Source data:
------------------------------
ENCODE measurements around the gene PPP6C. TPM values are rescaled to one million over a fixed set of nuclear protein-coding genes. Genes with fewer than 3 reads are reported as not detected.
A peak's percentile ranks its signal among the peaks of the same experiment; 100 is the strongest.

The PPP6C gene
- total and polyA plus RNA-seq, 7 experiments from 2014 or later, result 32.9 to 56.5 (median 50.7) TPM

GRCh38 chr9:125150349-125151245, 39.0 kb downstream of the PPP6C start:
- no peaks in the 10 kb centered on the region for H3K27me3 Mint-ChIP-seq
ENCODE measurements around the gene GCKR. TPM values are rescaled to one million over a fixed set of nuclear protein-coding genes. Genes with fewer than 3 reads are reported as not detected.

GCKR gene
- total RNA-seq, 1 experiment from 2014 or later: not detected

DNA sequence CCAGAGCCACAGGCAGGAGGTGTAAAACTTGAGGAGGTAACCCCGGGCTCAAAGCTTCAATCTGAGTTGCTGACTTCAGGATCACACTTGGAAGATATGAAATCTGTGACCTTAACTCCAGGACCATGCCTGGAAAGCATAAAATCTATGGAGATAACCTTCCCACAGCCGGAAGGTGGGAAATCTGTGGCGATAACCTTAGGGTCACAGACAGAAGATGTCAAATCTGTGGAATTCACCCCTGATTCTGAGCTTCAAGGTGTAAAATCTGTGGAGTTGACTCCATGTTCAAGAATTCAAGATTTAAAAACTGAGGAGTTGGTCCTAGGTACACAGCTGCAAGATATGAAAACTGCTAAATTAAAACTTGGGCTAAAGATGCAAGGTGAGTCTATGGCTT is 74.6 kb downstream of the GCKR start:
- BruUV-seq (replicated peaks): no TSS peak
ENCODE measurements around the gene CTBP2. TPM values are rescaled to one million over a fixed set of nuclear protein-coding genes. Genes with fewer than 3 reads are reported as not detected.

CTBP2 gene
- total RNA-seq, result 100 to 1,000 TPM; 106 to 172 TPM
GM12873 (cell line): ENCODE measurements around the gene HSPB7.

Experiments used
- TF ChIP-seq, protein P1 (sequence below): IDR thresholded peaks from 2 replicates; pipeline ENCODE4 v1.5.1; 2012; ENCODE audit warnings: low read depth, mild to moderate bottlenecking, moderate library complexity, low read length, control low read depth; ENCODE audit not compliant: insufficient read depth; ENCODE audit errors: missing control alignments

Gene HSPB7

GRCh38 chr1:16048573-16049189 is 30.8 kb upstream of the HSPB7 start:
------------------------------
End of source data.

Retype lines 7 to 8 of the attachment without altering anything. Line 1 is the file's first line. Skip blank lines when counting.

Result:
ENCODE measurements around the gene GCKR. TPM values are rescaled to one million over a fixed set of nuclear protein-coding genes. Genes with fewer than 3 reads are reported as not detected.

GCKR gene